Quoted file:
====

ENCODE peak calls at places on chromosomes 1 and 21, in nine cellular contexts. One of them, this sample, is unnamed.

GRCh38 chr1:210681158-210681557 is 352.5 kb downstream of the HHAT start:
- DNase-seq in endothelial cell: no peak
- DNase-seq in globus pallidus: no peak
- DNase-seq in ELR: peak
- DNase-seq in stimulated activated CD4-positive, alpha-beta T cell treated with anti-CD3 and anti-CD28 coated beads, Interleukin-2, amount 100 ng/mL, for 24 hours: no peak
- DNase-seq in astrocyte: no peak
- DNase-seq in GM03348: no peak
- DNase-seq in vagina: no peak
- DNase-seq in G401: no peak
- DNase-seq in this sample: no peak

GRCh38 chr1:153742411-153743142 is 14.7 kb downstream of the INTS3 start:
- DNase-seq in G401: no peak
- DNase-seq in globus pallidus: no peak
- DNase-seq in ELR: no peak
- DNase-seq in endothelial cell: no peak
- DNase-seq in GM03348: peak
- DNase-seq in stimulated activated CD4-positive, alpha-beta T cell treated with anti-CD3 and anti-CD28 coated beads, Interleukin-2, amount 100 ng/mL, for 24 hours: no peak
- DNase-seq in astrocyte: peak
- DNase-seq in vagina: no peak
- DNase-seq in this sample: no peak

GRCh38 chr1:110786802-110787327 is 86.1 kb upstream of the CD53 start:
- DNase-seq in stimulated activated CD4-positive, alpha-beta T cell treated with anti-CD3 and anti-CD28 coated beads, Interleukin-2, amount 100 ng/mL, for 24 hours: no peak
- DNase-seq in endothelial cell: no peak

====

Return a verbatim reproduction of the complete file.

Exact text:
ENCODE peak calls at places on chromosomes 1 and 21, in nine cellular contexts. One of them, this sample, is unnamed.

GRCh38 chr1:210681158-210681557 is 352.5 kb downstream of the HHAT start:
- DNase-seq in endothelial cell: no peak
- DNase-seq in globus pallidus: no peak
- DNase-seq in ELR: peak
- DNase-seq in stimulated activated CD4-positive, alpha-beta T cell treated with anti-CD3 and anti-CD28 coated beads, Interleukin-2, amount 100 ng/mL, for 24 hours: no peak
- DNase-seq in astrocyte: no peak
- DNase-seq in GM03348: no peak
- DNase-seq in vagina: no peak
- DNase-seq in G401: no peak
- DNase-seq in this sample: no peak

GRCh38 chr1:153742411-153743142 is 14.7 kb downstream of the INTS3 start:
- DNase-seq in G401: no peak
- DNase-seq in globus pallidus: no peak
- DNase-seq in ELR: no peak
- DNase-seq in endothelial cell: no peak
- DNase-seq in GM03348: peak
- DNase-seq in stimulated activated CD4-positive, alpha-beta T cell treated with anti-CD3 and anti-CD28 coated beads, Interleukin-2, amount 100 ng/mL, for 24 hours: no peak
- DNase-seq in astrocyte: peak
- DNase-seq in vagina: no peak
- DNase-seq in this sample: no peak

GRCh38 chr1:110786802-110787327 is 86.1 kb upstream of the CD53 start:
- DNase-seq in stimulated activated CD4-positive, alpha-beta T cell treated with anti-CD3 and anti-CD28 coated beads, Interleukin-2, amount 100 ng/mL, for 24 hours: no peak
- DNase-seq in endothelial cell: no peak